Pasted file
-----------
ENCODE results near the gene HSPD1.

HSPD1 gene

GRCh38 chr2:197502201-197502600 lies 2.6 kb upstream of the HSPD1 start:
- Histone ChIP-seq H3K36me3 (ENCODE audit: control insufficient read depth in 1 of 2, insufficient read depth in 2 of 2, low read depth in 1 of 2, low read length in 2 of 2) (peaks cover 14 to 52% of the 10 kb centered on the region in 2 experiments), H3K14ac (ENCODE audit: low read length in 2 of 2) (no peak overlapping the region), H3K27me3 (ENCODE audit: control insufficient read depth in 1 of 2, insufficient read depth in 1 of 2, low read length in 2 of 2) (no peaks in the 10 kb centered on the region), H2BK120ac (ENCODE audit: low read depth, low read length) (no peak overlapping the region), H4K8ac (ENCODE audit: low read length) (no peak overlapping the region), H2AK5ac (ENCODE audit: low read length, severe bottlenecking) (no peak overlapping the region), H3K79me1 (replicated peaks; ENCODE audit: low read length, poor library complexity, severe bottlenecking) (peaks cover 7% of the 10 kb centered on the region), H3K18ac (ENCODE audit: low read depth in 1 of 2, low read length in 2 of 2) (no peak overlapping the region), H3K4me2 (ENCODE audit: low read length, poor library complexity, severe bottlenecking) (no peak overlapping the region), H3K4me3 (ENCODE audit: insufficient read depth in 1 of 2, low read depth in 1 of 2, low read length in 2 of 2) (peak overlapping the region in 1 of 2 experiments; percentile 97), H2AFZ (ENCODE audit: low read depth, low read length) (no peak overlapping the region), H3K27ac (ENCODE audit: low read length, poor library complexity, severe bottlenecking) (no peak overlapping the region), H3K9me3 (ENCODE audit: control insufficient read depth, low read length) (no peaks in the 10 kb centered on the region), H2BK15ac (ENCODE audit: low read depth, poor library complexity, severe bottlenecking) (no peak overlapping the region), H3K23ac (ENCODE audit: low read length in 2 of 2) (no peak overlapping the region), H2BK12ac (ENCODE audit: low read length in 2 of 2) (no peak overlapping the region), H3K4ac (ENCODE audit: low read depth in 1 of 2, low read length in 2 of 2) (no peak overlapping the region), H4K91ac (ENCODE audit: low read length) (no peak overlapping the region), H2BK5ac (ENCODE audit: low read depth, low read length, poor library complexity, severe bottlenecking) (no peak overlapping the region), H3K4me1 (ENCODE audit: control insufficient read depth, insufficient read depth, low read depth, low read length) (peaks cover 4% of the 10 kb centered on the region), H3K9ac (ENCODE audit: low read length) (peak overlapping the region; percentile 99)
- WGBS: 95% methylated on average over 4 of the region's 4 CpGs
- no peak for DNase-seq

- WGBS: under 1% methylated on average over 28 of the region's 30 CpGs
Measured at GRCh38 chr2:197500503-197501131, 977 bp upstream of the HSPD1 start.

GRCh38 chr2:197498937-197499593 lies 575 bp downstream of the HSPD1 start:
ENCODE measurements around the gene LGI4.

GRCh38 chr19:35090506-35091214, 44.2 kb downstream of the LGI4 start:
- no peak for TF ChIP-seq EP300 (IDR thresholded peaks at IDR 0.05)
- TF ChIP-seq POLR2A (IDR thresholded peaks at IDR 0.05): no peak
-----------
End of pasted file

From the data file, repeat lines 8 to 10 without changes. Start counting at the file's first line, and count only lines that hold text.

Measured at GRCh38 chr2:197500503-197501131, 977 bp upstream of the HSPD1 start.

GRCh38 chr2:197498937-197499593 lies 575 bp downstream of the HSPD1 start:
ENCODE measurements around the gene LGI4.